First, many Christians in America must grapple with religious illiteracy and privilege in regards to some forms of esotericism. Horror film symbolism appropriated by a musician for sensationalism, attention, and music sales is mistakenly assumed to be either witchcraft or satanic ritual, demonstrating that many Christians know little to nothing about witchcraft or satanism, and our fears of such things fuel our stereotypes even further. And even if this were the incorporation and expression of these, the assumption on the part of some conservative religious people is that this apparently has no legitimate place in popular culture. Suppose Perry were a witch or a satanist (in interviews she has expressed her spirituality in terms that sounds like the growing religiously-unaffiliated "Nones" from the Pew Survey), and incorporated that into a public performance. Is that out of bounds in American popular culture? Doesn't the support of religious freedoms for all mean that we must extend such opportunities to everyone, including those who practice and believe things Evangelicals find distasteful?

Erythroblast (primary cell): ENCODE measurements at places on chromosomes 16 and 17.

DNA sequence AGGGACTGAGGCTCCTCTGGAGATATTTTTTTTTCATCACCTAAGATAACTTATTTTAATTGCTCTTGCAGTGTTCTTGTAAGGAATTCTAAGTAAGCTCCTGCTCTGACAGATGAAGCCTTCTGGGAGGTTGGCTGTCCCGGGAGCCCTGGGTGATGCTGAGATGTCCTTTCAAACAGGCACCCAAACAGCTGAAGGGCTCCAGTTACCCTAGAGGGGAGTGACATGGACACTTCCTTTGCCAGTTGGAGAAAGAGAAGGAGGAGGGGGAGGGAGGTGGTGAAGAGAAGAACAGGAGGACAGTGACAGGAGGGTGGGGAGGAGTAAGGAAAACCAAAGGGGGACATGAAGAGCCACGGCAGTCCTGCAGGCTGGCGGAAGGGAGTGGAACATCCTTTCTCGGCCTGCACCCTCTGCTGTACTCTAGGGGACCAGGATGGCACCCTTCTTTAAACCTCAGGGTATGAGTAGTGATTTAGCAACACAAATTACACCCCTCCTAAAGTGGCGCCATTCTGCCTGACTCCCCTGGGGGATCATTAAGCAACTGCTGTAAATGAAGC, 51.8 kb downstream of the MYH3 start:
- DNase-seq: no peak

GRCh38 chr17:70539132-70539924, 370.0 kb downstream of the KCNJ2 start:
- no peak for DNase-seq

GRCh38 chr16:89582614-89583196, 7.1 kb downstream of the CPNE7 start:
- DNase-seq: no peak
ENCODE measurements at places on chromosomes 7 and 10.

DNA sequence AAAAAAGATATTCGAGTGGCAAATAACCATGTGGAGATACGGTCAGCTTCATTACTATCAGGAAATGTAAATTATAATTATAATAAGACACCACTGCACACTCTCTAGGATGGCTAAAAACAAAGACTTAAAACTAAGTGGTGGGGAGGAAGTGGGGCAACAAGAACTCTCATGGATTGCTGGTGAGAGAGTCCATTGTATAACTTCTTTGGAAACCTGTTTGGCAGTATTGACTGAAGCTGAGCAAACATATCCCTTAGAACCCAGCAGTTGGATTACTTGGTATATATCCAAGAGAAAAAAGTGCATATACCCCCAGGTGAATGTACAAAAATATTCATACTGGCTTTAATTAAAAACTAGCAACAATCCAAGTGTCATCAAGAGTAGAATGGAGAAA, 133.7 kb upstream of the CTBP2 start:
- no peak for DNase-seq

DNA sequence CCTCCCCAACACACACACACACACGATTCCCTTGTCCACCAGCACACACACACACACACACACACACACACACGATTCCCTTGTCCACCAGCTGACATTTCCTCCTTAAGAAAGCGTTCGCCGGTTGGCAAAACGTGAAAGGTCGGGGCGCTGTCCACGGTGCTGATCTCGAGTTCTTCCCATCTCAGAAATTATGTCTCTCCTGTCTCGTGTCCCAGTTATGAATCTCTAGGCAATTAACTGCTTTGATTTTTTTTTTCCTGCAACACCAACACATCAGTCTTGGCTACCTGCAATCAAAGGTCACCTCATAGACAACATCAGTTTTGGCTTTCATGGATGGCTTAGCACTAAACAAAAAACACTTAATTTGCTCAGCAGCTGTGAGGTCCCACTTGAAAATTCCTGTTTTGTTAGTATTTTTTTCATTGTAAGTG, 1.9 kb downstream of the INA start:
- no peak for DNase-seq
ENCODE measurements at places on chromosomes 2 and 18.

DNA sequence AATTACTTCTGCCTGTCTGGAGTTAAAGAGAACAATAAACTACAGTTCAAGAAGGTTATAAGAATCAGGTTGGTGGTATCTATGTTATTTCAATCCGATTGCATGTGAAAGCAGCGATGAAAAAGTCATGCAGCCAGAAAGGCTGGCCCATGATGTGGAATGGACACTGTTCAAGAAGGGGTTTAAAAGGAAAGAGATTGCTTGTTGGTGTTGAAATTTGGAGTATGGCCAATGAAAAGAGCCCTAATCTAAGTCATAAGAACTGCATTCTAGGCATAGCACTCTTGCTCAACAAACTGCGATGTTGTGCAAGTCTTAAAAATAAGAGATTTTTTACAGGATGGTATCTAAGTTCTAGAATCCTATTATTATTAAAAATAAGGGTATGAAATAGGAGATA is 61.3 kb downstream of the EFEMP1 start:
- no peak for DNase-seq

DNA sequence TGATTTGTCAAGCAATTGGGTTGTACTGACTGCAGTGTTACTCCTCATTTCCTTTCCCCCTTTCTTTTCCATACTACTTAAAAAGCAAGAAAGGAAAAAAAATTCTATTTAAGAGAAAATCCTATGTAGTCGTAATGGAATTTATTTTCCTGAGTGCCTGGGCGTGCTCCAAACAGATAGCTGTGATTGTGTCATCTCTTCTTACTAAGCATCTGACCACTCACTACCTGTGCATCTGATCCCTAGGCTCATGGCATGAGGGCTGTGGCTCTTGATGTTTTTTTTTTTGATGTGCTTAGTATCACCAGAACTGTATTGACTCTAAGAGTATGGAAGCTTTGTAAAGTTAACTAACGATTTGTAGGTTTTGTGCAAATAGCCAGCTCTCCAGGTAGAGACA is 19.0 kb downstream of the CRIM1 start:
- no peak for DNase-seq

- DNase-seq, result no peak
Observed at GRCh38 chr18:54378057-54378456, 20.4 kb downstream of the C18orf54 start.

Second, satanic and demonic fear has a large footprint in American culture at the present time. From horror films on demonic pregnancies such as Devi's Due, to Bob Larson performing an exorcism via Skype, to an alleged possession of the Ammons family in Indiana described in ways that are reminiscent of The Amityville Horror, Americans have Satan on their minds. This is particularly the case for Evangelicals. In the opinion of Scott Poole, author of Satan in America: The Devil We Know (Rowman & Littlefield, 2009), the influence of Evangelical demonology has helped the country become "a kind of demonic echo chamber of rumor, panic, conspiracy theories, and deep cultural unease." Are we really witnessing an increase in demonic activity, as many Evangelicals may believe, or is there some other social and cultural dynamic going on that causes us to look to Satan and the demonic as a way of expressing our fears?